It is a short drive to 125th Street, the main street of Harlem. We enter it near where the subway trains emerge into the light and travel over an iron trestle often seen in films. Movie goers might remember “The French Connection” with Gene Hackman, which was partly filmed here in 1971. Harlem has more churches than any other part of New York. We see a few women on their way to church wearing distinctive, spectacular hats. Choirs, bands and the congregation gather in the churches, especially the famous First Corinthian Baptist Church. Visitors can sit upstairs in the balcony to watch the services. We zip by the Apollo Theater where so many black stars began their careers. It is now in the process of being completely restored. Nearby is the towering Adam Clayton Powell State Building. The streets are wide and sunny, and lined with shops, restaurants and churches.
Our first stop is at the north end of Central Park, a part that is not generally crowded. Close by is a lake, Harlem Meer, where a flight of ducks takes flight off the water as though they are miles from a city. It’s good to stretch our legs and inhale the cool fresh air. On our way to the French Gardens we walk along a dappled path beneath arched crabapple trees. The park is sunny and green and full of birdsong, the sounds of the city muted by the trees.
After admiring the formal French Gardens, we walk on to the English Gardens, all the trees and herbs flourishing here common to England. Box hedges form geometric borders while a fountain gurgles near the center of a pond. The beauty of the gardens makes it a popular site for weddings. Other than the formal gardens, the areas around them seem more wild and natural. Birds flit from one tree to another, some working the twigs and branches for insects, their motions setting autumn leaves adrift. It feels as though we walk in a rural setting rather than the center of one of the busiest cities in the world.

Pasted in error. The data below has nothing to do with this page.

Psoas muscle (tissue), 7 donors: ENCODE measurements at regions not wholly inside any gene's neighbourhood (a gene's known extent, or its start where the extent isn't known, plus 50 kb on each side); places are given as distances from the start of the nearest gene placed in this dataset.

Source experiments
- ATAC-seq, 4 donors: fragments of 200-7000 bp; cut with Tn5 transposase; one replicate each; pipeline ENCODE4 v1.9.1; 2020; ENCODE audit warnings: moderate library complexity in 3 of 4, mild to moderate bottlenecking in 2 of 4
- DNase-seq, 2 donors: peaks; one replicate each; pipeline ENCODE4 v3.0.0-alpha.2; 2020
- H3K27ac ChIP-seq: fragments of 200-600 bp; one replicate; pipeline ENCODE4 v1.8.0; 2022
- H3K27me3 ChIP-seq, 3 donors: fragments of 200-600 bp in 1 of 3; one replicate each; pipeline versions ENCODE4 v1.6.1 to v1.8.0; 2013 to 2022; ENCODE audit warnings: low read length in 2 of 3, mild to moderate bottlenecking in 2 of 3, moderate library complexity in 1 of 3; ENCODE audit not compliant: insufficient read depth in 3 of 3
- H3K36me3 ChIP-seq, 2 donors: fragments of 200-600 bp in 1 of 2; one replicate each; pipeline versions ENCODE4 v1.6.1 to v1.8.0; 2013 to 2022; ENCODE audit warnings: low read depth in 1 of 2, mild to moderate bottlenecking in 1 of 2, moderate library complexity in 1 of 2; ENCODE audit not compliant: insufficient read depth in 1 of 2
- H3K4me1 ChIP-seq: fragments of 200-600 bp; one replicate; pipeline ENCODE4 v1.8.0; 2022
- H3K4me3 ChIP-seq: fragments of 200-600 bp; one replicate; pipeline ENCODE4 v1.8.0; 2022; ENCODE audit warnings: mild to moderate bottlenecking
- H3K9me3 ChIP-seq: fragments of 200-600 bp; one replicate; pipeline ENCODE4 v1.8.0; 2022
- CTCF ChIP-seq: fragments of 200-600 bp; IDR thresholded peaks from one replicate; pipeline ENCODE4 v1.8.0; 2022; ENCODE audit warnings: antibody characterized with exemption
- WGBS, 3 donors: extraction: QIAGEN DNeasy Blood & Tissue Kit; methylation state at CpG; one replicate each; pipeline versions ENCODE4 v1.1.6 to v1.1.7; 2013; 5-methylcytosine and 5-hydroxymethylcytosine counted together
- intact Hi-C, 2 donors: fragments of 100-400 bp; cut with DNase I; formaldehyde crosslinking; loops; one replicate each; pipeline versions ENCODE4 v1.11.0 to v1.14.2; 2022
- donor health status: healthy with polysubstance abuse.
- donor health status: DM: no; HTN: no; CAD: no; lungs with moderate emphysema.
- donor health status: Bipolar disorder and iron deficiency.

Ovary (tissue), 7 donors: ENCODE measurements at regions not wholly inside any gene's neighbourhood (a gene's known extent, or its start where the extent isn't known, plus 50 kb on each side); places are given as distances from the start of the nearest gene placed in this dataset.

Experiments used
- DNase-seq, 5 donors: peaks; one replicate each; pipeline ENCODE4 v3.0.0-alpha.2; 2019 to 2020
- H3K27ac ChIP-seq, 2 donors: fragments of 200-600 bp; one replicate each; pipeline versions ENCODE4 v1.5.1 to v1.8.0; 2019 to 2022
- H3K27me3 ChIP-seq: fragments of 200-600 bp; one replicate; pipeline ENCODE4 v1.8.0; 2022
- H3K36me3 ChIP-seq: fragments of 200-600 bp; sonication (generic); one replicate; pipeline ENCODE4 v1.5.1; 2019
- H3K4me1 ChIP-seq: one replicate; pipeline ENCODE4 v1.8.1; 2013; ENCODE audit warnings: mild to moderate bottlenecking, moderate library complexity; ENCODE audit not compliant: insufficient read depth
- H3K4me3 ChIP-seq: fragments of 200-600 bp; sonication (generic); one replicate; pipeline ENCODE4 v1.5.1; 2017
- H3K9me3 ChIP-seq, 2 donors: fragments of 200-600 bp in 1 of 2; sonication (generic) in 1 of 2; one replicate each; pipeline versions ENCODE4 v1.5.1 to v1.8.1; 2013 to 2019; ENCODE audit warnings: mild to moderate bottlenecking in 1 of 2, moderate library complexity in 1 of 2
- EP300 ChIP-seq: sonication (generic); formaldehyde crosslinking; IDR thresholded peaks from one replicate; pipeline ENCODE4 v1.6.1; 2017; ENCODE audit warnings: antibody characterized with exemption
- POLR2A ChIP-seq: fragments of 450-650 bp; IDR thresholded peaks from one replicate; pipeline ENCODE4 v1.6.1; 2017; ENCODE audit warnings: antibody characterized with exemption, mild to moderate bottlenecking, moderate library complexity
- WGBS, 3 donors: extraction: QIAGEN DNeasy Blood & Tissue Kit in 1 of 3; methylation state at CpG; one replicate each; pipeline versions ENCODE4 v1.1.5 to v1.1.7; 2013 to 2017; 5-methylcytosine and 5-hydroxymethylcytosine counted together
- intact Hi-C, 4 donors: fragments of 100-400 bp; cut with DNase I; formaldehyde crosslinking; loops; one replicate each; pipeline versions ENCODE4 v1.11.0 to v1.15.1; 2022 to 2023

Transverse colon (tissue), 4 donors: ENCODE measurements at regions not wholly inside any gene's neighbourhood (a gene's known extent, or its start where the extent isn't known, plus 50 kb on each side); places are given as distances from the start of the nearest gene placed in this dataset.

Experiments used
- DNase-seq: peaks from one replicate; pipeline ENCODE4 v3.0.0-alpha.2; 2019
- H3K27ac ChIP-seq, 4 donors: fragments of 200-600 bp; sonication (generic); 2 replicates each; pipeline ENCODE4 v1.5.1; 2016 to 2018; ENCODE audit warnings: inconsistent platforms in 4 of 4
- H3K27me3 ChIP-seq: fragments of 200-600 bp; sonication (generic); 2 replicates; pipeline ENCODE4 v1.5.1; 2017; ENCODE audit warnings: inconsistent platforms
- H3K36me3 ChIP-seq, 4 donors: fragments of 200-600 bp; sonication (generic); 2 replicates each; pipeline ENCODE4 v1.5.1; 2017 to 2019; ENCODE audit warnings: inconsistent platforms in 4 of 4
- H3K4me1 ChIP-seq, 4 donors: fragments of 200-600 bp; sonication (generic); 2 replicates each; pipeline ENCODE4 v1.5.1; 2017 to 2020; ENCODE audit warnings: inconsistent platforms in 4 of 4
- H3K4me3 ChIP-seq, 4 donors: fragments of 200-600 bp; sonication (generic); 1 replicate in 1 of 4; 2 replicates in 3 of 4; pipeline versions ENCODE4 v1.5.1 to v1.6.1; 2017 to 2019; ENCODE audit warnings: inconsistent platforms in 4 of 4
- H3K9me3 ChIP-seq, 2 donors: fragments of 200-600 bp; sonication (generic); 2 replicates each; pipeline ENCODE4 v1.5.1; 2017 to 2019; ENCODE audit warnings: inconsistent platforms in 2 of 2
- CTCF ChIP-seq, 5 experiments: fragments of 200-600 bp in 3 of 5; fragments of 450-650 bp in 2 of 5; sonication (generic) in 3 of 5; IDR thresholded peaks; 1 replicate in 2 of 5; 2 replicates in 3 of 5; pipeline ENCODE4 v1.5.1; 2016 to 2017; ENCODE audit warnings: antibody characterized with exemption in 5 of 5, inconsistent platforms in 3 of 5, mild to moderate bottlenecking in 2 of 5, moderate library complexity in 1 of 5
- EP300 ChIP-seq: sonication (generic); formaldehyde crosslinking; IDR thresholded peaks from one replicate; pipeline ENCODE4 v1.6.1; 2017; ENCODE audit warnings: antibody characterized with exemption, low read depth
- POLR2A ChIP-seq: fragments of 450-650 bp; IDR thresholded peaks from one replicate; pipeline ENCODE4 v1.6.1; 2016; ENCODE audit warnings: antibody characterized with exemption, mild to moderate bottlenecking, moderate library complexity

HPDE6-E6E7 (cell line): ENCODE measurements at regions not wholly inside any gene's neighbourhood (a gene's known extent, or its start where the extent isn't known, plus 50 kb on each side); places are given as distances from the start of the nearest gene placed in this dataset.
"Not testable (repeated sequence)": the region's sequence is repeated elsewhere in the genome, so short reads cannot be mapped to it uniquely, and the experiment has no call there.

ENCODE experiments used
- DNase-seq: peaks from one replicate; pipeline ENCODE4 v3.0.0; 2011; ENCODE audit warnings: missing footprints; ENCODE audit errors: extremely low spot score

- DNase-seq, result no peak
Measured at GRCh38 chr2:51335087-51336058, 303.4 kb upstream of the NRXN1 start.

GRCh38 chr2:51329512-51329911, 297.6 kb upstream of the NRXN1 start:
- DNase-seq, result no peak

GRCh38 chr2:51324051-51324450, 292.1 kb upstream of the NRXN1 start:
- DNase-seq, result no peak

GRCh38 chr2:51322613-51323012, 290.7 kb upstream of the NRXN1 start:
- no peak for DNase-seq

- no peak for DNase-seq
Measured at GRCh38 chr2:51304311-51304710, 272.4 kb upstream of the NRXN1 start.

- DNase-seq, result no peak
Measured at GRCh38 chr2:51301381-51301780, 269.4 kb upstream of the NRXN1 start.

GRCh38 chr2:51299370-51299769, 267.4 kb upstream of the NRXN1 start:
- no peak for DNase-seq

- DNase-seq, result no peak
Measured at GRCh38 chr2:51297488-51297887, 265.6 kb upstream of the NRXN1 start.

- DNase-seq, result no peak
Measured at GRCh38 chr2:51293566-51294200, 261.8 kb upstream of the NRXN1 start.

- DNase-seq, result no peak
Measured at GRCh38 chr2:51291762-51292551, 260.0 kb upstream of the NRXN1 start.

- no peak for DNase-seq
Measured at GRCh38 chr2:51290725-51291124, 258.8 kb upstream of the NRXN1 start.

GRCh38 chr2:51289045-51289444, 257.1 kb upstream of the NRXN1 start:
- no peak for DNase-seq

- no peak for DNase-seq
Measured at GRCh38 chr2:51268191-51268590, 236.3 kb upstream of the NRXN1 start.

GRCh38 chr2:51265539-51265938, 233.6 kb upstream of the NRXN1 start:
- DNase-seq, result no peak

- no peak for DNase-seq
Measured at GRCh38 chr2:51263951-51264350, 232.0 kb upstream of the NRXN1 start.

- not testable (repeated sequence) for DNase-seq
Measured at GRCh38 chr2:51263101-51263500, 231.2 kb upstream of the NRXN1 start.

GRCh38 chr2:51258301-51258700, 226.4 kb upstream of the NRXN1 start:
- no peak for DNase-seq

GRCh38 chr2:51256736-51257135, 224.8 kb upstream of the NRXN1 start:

Our bus rushes by the Museum of the City of New York, the former home of Andrew Carnegie and the circular Guggenheim Museum of Modern Art. Now you see them, now you don’t.
Turning down 5th Avenue, we note the Metropolitan Museum of Art and become immediately frustrated that we won’t be able to visit it. Nearby are expensive apartments, one of them once occupied by Jackie Kennedy. She sold her apartment for $200,000, but it was later sold for millions. We roll by the Frick Museum, the south end of Central Park, the famous Plaza Hotel and the magnificent Trump Tower. There is so much to see in New York that it boggles the mind.
High-end stores line both sides of 5th Avenue. Sacks 5th Avenue is on one corner not far from St. Patrick’s Church. Diamond and jewelry stores abound..
Concrete lions guard the entrance to the splendid New York Public Library, much of the money for its construction provided by John Jacob Astor who garnered his wealth in the fur trade.
Soon after passing the famous Flat Iron Building, one end very narrow, the other broad, we enter Greenwich Village. Trees planted along the narrow streets soften the angular lines of the buildings. Cafes and tea rooms are everywhere. We roll by ethnic restaurants, fish markets, bakeries and funky shops, all giving us the feeling of a village. The largest store in the area is a pet store, frequented by the many New Yorkers who own poodles and other small dogs. Writers and artists once thrived in Greenwich Village, but as the fame of the place increased and rents skyrocketed, many moved south to the Soho area where rents were cheaper.
(To be continued.)